Author: Michael Konik

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The World As It Is

We don’t normally feature in this space books that are more than five years old. But “The World As it Is: Dispatches on the Myth of Human Progress” seems to us a most necessary read in these preposterous times. Authored by the brilliant journalist, social justice advocate and cultural critic Chris Hedges, “The World” is...

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An Unfair Birden?

Seems like a good idea. Eliminating automobile trips under two miles in length would be an enormously positive change. Moving people around electrically instead of with fossil fuels would be an enormously positive change. Getting people out of cars and onto their feet would be an enormously positive change. That’s why at first blush so-called...

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Confessions of a Luxury Hotel Concierge

For more than 15 years, she’s worked behind the Concierge Desk at several of the finest hotels in Los Angeles. Sabrina [her name has been changed at her request] will get you anything (well, almost anything) you want, because that’s her job, and she does it well. Securing dinner reservations at “fully booked” restaurants, hiring...

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Tyrese Coleman’s “How to Sit”

Offered as a “memoir in stories and essays,” the debut book from Tyrese Coleman, “How to Sit,” blurs the lines between genres and categories, focusing, instead, on searingly honest recollection of a childhood — and a life — shaped by unreliable women and predatory men. Coleman’s prose is spare, direct, powerful. “I am the product...

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A More Exceptionally Perfect America

Experts on matters patriotic, including members of Congress and the corporate oligarchs for whom they toil, believe that those of us who are fortunate enough to live in the greatest country on Earth benefit from a magical phenomenon known as American Exceptionalism. According to those who have made a kind of casual study of our glorious history,...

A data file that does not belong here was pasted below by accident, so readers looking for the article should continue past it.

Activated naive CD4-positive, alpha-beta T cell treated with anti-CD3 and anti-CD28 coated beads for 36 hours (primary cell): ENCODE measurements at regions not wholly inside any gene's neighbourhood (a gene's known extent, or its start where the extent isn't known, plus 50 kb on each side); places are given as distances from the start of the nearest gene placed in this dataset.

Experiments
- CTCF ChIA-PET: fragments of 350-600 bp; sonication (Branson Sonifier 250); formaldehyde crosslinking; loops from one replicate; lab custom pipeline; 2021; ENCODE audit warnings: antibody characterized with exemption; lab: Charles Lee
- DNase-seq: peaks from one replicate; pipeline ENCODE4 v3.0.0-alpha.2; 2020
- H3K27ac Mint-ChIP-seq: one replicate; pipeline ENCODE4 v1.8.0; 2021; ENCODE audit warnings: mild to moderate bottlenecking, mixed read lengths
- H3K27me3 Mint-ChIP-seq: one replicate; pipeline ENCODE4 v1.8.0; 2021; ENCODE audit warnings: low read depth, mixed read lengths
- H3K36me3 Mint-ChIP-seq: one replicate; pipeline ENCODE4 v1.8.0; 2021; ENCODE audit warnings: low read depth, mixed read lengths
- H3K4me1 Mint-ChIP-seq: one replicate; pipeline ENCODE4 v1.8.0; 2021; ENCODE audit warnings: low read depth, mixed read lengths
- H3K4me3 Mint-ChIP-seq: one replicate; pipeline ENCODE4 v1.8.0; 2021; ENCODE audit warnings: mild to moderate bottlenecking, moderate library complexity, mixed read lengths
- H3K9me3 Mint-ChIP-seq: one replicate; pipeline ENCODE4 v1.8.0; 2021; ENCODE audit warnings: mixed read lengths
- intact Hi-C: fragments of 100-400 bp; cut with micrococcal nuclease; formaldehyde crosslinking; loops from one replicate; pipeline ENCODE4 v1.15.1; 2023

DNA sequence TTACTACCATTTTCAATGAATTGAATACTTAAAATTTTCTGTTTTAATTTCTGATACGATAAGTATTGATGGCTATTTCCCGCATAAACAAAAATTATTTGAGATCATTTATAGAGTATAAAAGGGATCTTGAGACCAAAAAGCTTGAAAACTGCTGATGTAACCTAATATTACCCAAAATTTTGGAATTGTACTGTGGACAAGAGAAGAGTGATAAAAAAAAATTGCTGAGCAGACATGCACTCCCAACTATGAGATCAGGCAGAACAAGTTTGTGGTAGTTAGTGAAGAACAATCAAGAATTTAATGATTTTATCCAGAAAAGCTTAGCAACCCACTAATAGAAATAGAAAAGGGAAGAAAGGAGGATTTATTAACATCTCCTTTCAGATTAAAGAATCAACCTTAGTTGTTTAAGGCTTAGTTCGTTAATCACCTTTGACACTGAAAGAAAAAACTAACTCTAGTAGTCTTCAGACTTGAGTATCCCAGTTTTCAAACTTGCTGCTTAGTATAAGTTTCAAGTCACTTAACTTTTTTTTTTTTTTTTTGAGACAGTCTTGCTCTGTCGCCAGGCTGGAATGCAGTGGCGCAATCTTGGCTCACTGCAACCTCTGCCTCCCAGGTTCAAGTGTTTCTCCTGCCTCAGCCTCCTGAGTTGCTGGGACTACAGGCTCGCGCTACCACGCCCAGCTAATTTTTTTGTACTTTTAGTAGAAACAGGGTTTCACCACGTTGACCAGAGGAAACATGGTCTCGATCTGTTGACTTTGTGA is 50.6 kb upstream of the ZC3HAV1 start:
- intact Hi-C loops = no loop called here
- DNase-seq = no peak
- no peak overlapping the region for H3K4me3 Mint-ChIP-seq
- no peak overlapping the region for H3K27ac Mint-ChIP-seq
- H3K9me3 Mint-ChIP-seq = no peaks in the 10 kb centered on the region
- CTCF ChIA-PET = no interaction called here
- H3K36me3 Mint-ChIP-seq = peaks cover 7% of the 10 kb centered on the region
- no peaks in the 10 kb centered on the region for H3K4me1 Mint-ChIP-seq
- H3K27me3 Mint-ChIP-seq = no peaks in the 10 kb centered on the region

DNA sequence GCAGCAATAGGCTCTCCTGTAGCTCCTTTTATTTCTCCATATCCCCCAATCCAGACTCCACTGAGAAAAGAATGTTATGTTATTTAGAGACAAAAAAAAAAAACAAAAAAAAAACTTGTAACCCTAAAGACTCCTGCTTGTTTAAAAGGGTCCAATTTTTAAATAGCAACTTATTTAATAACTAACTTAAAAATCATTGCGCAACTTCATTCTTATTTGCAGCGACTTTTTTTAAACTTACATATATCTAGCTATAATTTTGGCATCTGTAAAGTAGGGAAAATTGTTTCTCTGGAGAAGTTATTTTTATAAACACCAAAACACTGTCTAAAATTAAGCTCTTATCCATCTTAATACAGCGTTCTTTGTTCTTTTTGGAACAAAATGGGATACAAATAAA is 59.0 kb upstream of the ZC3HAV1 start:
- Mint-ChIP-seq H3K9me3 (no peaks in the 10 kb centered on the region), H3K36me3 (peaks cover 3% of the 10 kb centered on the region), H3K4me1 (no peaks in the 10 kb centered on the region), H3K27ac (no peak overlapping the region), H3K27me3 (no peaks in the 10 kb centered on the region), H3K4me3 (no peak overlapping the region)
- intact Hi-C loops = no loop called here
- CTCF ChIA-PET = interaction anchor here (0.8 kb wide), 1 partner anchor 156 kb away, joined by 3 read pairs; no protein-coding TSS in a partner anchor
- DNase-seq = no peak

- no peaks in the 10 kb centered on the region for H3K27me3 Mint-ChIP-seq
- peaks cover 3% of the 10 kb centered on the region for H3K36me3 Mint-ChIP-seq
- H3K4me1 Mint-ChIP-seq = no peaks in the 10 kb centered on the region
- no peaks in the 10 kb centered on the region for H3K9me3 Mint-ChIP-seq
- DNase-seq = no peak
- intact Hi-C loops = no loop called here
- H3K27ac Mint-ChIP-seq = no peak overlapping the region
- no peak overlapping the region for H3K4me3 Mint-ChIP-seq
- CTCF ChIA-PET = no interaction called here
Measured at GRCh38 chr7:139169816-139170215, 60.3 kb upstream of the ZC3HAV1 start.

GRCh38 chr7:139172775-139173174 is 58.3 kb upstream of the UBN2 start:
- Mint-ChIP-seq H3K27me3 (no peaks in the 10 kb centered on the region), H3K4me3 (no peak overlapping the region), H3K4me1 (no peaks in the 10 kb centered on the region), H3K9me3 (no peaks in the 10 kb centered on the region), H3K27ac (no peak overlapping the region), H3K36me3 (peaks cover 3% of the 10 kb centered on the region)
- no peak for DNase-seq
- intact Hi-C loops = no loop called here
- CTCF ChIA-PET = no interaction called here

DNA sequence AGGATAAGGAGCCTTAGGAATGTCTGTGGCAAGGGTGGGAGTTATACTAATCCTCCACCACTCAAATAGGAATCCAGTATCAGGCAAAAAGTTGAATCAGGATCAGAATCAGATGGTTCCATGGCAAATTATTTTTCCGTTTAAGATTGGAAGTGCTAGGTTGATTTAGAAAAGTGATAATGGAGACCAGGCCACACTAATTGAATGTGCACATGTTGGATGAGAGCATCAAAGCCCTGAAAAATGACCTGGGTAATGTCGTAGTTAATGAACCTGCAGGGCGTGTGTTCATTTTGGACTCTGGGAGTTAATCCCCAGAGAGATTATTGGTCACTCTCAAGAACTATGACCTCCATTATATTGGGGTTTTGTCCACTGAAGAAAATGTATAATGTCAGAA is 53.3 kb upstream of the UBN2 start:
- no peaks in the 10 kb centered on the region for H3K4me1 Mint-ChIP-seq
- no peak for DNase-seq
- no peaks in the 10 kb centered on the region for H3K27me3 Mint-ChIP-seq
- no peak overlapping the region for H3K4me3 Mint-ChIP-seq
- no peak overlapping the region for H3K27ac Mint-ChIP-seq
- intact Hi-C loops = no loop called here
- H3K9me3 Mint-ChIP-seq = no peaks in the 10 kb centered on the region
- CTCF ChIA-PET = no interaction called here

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Our Undemocratic Impulse to Defeat the Waze App

Vista, the little Sunset Square “capillary” street we live on, runs North-South between two major “artery” boulevards, Hollywood and Sunset. Because there’s a school at the end of our block, diverting traffic around the block to the East or West, Vista Street is inconvenient for those in a hurry. Most drivers take a more direct route, one that...

Vocal Music Delights

Two new vocal recordings — one from a likely source, the other not — remind us that genuine vocal artistry brings delight not quite like anything else. The human voice, malleable and expressive and colorful, vibrates with genuine (and profound) feeling on “Close Up,” by Sara Serpa, the celebrated singer, known for her angelic tone,...

When My Friend from the Rainforest Visited

When my friend from the rainforest visited the city, I couldn’t make him understand why the most important people in the tallest buildings were the most important people. No, I told him, they were not able to hunt or fish or grow their food, or build a hut from grass, or communicate with the spirit world....

Our Golden Age of Corporate Apologies

Some of the most popular and successful companies in America — Wells Fargo, Facebook, Uber — have suffered a series of highly unfortunate blemishes on their otherwise pristine public images. They did very naughty things. To their customers. Stole from them. Lied to them. Treated every person like a valuable revenue stream instead of an...

When We Were Ghouls

Amy E. Wallen’s childhood was different than most little American girls from Nevada. Thanks to her dad’s job as an oil prospector, the family spent her formative years in Nigeria, Peru and Bolivia, where daily life was kissed by exoticism: parrots for pets, servants calling her “small sister,” and dead bodies. Many of them. Wallen’s...